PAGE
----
Demetri Martin Starring in Moneyball Also?

Demetri Martin will play will play Paul DePodesta, a computer-wielding Harvard-educated hotshot who became Beane’s right-hand. DePodesta went on to a much-maligned tenure as general manager of the Los Angeles Dodgers and has most recently been working in the Padres organization.”

I don’t know what I expected, but between The Moneyball movie and The Blind Side movie, and what’s sure to be a Liar’s Poker movie, there’s going to be a lot of weird casting going one.

Demetri Martin Starring in Moneyball Also?

Michael Lewis on AIG

Michael Lewis makes a lot of sense in his latest column for Bloomberg.com, but he’s also on the wrong side of the blame game. Blaming the,

Millions of people [who] borrowed money they shouldn’t have borrowed and, not, typically, because they were duped or defrauded but because they were covetous and greedy: they wanted to own stuff they hadn’t earned the right to buy

is simplifying the issue and lets the lending banks off the hook. It’s been said before, but it’s important to remember (and will become painfully clear over the next couple years) that in the bank/borrower relationship, the lending party has the upper-hand. Finally, as the one guaranteed financial professional in the relationship, the lending bank, frankly, should have known better.

But then this fascinating nugget:

Goldman Sachs, which received about 8 percent of the pile, or $13 billion, has claimed publicly that the money was, to them, a matter of indifference, as Goldman had hedged itself against a possible collapse of AIG — by making bets against AIG.

If I understand this correctly, Goldman was making bets against the insurance company it was paying to insure its bets. If that’s correct, is it any wonder we’re in the mess we’re in?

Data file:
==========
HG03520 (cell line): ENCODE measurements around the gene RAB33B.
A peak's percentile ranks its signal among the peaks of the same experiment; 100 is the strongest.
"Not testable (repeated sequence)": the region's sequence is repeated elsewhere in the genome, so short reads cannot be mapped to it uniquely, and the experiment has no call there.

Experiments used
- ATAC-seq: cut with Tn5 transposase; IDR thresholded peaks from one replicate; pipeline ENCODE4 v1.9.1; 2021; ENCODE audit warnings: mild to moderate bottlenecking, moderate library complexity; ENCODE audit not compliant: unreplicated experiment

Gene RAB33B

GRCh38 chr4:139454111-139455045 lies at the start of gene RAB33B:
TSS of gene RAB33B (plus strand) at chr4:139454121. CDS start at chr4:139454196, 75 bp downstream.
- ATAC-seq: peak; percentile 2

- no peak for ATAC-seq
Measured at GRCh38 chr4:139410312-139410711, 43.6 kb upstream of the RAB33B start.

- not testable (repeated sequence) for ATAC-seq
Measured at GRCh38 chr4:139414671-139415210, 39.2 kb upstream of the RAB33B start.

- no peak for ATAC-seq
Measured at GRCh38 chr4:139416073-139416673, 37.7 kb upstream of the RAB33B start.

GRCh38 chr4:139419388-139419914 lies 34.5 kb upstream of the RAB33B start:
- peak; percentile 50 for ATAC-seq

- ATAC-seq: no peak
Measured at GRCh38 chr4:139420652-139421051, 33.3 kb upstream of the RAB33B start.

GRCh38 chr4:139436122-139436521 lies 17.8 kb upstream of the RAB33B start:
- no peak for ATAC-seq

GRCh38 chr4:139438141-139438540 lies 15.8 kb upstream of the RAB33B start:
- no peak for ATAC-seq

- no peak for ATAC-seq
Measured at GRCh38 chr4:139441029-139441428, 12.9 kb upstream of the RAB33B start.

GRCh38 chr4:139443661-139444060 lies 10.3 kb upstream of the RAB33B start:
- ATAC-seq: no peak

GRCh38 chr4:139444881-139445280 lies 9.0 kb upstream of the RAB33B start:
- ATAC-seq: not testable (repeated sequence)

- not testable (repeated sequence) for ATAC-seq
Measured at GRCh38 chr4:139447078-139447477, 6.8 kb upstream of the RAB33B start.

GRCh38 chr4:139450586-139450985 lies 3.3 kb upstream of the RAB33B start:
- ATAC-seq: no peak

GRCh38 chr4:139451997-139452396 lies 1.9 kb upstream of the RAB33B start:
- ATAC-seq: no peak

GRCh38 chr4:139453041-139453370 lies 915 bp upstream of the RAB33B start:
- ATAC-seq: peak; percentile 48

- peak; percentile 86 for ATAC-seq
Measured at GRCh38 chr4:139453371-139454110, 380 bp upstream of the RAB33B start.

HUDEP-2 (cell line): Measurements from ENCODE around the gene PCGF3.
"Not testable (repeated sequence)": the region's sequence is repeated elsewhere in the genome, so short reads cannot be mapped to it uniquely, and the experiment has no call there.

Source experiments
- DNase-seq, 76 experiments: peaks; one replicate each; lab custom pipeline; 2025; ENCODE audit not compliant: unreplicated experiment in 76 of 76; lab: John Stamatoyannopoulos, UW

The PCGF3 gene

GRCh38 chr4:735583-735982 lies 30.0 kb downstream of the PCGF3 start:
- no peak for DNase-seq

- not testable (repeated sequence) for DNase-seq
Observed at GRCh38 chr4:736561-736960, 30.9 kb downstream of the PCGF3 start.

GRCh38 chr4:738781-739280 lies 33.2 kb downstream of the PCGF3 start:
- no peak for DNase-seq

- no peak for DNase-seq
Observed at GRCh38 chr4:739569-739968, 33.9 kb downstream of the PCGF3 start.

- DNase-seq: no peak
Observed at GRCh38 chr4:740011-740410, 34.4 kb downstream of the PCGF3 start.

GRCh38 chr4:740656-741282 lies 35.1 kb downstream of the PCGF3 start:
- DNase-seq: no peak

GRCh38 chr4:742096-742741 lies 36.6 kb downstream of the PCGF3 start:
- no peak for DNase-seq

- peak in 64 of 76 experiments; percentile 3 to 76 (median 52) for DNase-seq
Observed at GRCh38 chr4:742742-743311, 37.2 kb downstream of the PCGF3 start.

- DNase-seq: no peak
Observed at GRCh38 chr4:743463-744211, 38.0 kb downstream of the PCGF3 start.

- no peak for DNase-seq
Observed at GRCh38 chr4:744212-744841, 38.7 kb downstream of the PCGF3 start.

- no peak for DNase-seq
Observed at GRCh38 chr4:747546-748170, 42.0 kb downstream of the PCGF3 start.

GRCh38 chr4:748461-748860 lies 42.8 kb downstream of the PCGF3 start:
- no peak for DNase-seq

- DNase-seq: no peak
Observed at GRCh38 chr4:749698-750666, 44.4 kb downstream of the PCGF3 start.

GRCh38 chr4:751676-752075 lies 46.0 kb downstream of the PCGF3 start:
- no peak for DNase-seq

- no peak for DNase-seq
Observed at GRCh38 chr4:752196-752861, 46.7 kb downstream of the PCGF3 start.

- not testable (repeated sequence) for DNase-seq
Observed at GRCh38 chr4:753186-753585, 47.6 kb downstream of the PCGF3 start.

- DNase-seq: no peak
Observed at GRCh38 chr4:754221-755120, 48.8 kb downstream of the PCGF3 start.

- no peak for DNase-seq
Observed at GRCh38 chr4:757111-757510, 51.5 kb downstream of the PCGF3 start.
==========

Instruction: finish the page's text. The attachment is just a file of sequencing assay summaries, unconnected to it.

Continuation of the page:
Michael Lewis on AIG

Sandra Bullock joins ‘Blindside’ team

Michael Lewis movies are the next big thing, huh? First Brad Pitt and Steven Soderbergh in Moneyball, now word that Sandra Bullock will star in Lewis’ The Blind Side. The star of the book, left tackle Michael Oher, is scheduled to be picked in the top half of the NFL’s 2009 amateur draft, by the way. Seems like someone probably owns the option on Liars Poker, right? That would be topical.

Sandra Bullock joins ‘Blindside’ team

Michael Lewis on Shane Battier and the NBA

Michael Lewis checks in with a profile of player Shane Battier and statistical whiz kid Daryl Morey. Some nuggets for you:

The virus that infected professional baseball in the 1990s, the use of statistics to find new and better ways to value players and strategies, has found its way into every major sport. Not just basketball and football, but also soccer and cricket and rugby… — each one now supports a subculture of smart people who view it not just as a game to be played but as a problem to be solved.

[Interesting because this is a virus caused in part by Lewis’ book Moneyball]

There is a tension, peculiar to basketball, between the interests of the team and the interests of the individual. The game continually tempts the people who play it to do things that are not in the interest of the group. On the baseball field, it would be hard for a player to sacrifice his team’s interest for his own. Baseball is an individual sport masquerading as a team one…[In football] the players most famous for being selfish — …Terrell Owens, for instance — are usually not so much selfish as attention seeking. Their sins tend to occur off the field.